When we  took the ferry to Hoy,  I talked to the ticket collector(from Stromness) who was a very amusing and friendly guy and on the way back I told him about meeting Hoy’s celebrity, Jack Rendall,  and how interesting a story-teller he was and did he (the ticket-collector) know him and he shrugged and said, ” A dinnae ken ony o thae hillbillies.”


The glen route through the gap in the hills leads on to the bay at  Rackwick.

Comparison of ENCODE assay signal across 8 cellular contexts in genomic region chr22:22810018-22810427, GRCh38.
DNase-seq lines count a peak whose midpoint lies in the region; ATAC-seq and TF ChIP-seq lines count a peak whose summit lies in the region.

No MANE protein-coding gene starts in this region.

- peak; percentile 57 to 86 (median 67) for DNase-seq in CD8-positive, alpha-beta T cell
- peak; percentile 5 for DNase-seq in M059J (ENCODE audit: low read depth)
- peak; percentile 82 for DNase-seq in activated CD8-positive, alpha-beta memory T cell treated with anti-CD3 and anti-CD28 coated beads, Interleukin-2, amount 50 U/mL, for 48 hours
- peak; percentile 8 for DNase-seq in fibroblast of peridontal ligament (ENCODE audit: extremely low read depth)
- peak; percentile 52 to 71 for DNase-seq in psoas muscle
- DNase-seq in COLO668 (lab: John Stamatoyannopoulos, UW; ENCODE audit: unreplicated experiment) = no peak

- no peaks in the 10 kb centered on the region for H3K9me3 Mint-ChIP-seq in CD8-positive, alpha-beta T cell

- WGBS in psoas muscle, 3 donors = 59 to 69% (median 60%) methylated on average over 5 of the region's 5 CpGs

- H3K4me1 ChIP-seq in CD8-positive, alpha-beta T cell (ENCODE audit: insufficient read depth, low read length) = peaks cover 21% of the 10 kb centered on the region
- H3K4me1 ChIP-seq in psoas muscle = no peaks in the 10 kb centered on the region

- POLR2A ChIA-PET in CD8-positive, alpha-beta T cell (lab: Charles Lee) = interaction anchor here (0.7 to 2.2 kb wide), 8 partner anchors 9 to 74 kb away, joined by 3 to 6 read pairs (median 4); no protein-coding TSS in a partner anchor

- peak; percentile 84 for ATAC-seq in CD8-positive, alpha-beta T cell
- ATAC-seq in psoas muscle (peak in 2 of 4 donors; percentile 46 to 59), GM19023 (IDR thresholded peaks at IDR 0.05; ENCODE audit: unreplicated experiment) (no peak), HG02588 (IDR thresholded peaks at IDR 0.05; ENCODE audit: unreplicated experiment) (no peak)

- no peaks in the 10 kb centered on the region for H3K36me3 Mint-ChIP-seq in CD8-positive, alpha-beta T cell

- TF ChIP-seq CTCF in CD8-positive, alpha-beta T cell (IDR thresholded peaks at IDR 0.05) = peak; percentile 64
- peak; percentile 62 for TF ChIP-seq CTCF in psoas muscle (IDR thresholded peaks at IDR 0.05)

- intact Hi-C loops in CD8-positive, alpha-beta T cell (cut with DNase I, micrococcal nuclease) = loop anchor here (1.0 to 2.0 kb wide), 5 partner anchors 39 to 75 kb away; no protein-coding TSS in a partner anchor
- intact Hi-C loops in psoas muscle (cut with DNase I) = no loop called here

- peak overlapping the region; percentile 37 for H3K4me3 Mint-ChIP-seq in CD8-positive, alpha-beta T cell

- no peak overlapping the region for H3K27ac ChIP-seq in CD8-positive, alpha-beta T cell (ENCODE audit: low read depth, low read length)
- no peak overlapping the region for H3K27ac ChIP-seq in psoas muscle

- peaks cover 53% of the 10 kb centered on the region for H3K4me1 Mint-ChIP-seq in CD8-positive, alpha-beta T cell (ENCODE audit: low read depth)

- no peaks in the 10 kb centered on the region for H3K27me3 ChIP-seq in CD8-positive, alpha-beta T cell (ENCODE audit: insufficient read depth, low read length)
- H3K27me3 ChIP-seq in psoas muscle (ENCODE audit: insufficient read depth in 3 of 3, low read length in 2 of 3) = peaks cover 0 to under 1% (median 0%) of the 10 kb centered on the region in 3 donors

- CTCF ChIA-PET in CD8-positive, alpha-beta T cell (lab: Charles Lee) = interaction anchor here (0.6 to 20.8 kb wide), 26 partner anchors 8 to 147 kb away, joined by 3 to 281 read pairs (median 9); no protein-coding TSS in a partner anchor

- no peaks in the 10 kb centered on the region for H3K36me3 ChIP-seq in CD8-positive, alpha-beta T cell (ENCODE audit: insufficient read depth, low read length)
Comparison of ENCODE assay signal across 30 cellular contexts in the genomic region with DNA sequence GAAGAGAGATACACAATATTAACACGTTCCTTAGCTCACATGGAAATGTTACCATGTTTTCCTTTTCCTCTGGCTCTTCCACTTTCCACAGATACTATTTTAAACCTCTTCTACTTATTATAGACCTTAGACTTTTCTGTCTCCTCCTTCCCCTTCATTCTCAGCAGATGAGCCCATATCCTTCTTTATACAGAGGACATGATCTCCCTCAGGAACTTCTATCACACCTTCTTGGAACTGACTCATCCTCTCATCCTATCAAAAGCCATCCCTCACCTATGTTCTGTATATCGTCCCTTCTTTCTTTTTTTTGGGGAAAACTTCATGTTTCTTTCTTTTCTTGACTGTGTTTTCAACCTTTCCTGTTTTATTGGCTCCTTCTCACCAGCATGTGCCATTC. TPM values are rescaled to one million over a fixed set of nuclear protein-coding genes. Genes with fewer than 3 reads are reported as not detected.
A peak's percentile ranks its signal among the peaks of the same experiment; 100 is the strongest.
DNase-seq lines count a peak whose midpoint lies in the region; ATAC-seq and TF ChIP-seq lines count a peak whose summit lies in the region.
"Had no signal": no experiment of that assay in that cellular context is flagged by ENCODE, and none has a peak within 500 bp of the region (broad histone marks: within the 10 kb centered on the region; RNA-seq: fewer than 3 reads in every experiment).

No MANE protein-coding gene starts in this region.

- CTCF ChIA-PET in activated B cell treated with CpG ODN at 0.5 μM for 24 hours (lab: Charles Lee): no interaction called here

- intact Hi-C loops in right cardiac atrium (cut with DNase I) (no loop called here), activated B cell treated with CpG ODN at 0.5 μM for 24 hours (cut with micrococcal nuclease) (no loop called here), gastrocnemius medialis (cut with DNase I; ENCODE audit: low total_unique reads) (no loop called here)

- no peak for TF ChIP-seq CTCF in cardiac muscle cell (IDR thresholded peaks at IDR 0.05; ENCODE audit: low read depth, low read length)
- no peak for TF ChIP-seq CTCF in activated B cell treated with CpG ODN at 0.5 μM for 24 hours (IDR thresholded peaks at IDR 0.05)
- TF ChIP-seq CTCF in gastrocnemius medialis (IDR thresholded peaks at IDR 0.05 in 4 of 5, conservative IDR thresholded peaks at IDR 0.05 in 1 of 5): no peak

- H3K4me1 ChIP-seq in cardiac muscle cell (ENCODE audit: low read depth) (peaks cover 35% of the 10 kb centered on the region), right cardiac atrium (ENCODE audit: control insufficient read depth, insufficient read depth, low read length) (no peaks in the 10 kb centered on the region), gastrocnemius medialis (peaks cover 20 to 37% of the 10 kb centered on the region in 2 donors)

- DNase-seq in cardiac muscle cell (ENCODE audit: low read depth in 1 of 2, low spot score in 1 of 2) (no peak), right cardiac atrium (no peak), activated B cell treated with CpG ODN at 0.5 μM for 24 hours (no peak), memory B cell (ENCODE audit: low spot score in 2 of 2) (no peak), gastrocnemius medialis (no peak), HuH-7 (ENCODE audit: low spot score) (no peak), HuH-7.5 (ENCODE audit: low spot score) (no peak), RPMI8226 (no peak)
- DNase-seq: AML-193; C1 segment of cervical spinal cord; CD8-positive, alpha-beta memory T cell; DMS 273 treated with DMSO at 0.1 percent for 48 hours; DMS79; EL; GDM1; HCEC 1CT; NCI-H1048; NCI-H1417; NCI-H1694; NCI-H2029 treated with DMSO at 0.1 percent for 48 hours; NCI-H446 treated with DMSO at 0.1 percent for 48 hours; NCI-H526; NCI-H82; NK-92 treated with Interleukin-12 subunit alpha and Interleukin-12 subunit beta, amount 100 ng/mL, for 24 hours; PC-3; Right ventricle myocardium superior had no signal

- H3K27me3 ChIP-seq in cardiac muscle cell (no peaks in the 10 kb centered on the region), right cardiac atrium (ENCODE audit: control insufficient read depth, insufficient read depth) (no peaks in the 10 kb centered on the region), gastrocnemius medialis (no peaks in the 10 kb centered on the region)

Anna and I set off  for Rackwick from Northern Hoy past  Sandy Loch (the one place on Hoy which  Geoge Mackay Brown disliked) when the black cloud overhead opened and turned the path into a fierce little stream. I turned back but Anna pressed on to Rackwick where she was rescued from the cold and the wet and returned to North Hoy by a good Samaritan driving a Caravanette.
You can always rely on a good Samaritam passing by when you most need her ( I’ll bet you expected ‘him’ !) You, reader, are probably a pretty good Samaritan yourself when the opportunity arises.
Next day, the sun came out.


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